• She washes her hands with water “maybe once a day,” but not with soap, since her family can’t afford it. She bathes “only occasionally.” They don’t elaborate on what ‘occasionally’ means.
  • She washes clothes once a year: “We don’t even have enough water for drinking—how can we wash our clothes?”
  • Another incredible picture. A group of women in Northern Kenya walking across a desert to get water—they’re carrying the same yellow jerry can I did last year. Let me tell you—it sucks.

The article ends on a heart-breaking note:

“She has never dared think that someday life could change for the better.”

That’s a brutal reality we’ve left our fellow brothers and sisters in. That’s why a portion of the proceeds from my book are going to build a well in Ethiopia. I hope you’ll buy a copy. Or forget the book—make a donation directly to charity: water.

Why My Book Supports Water, Not Adoption

We’re in the midst of pre-order week for my book Addition by Adoption: Kids Causes & 140 Characters (in case you somehow missed it). A portion of the proceeds from the book will go to build a well in Ethiopia with charity: water. It’s kind of a big, crazy goal—we need to raise $5,000 to build a well. Roughly $2 of each book sold with go to charity: water, so that’s a lot of books (though $4 of every pre-order copy will go to charity: water, so you know, pre-order now!).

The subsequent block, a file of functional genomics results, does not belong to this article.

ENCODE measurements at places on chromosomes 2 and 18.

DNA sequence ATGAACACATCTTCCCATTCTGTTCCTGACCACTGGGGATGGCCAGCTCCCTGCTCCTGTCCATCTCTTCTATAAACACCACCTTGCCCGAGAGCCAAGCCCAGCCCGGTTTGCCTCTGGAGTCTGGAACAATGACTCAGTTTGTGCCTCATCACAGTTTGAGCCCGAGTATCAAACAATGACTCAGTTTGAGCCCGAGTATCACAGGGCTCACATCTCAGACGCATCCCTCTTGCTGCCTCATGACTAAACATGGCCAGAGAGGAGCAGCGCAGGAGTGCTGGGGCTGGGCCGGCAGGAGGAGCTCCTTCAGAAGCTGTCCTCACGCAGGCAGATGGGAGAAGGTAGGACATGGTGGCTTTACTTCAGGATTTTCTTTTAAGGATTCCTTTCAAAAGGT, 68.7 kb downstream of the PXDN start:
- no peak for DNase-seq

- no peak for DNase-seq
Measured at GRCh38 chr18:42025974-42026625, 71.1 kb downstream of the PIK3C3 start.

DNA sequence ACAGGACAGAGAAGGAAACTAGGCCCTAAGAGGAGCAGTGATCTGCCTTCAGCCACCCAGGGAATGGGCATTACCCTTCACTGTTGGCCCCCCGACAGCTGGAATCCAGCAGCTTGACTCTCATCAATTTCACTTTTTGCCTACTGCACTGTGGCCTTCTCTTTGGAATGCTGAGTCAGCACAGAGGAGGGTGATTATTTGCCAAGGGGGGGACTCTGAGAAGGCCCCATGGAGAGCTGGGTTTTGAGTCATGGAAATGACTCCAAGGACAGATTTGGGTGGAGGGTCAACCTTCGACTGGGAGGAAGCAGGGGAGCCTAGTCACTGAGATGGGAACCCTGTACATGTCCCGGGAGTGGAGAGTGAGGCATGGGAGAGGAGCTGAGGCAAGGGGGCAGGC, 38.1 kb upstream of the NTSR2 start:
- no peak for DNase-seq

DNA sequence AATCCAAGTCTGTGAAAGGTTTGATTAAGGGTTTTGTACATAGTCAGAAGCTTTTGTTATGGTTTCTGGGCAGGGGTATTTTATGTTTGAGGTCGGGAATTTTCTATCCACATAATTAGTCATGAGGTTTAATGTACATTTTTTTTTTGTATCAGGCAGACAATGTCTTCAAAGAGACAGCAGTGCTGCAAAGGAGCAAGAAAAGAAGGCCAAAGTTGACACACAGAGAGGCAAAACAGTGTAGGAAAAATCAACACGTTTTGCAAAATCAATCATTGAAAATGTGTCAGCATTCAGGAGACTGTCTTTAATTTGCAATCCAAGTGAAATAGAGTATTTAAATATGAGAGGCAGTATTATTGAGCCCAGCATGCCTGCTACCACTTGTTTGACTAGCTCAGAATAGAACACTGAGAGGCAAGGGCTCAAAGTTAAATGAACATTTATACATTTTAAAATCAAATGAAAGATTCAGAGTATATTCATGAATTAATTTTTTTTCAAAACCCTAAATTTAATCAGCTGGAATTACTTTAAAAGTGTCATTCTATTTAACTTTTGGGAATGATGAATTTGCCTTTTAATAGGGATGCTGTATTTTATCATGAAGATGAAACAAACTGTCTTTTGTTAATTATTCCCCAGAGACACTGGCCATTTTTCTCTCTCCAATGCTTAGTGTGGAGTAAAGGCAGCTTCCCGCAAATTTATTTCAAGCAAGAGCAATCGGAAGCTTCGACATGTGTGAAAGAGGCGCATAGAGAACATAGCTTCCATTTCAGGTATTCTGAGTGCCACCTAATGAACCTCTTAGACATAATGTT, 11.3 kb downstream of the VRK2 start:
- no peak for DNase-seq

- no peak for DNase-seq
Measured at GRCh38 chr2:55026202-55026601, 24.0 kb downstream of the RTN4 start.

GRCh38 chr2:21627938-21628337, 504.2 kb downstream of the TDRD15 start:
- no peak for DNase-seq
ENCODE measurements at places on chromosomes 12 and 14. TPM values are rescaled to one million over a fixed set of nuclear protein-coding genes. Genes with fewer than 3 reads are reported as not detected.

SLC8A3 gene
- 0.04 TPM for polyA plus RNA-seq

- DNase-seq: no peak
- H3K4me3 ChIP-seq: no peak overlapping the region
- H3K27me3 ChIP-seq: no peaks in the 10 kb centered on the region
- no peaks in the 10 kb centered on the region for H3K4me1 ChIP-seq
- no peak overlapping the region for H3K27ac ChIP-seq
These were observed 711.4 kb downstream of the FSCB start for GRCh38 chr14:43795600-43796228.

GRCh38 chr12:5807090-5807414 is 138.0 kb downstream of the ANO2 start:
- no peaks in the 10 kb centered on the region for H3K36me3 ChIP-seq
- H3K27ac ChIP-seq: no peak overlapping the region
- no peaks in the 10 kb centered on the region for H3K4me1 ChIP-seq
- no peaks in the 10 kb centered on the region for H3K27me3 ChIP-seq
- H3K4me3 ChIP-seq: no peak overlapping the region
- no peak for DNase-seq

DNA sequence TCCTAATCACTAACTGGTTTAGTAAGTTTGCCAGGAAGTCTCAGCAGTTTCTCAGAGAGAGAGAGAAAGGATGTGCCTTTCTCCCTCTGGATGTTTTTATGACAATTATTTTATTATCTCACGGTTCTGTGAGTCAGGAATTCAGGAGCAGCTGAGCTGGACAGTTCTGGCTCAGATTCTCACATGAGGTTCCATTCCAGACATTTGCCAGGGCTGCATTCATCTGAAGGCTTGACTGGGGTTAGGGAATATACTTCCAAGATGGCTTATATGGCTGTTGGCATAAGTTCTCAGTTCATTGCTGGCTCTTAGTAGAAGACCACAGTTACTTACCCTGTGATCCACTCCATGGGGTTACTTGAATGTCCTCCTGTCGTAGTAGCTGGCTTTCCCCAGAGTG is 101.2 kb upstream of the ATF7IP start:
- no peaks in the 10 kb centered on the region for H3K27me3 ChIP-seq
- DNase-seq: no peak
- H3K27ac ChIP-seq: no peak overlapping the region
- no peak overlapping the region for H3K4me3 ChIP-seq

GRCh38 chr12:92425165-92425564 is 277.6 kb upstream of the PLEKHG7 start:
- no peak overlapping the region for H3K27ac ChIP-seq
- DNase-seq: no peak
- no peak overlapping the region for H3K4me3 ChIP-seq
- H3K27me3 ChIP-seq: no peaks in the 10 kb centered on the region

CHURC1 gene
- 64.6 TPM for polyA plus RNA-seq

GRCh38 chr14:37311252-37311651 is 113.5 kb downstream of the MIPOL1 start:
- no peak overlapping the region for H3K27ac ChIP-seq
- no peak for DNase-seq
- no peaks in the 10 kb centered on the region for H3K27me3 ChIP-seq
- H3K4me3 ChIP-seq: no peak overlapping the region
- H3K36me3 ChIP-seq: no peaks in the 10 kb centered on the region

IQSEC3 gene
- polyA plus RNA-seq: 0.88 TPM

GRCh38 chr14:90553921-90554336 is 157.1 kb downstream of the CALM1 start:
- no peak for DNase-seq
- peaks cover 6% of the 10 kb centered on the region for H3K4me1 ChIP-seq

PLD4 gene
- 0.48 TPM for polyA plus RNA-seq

Water is a huge deal. I’ve talked about the numbers before and they’re pretty staggering. But for me the personal connection is more important. People all over Ethiopia lack clean water—and it kills them. The jerry cans people use to gather water could be seen everywhere in Ethiopia, from the urban capital city to the rural countryside.

So my book about adoption supports water. A little weird, right?

Adoption is not a best case scenario. Ideally, adoption wouldn’t be necessary. There are many reasons that children need to be adopted, from poverty to abuse to social stigmas. Some of those can be prevented.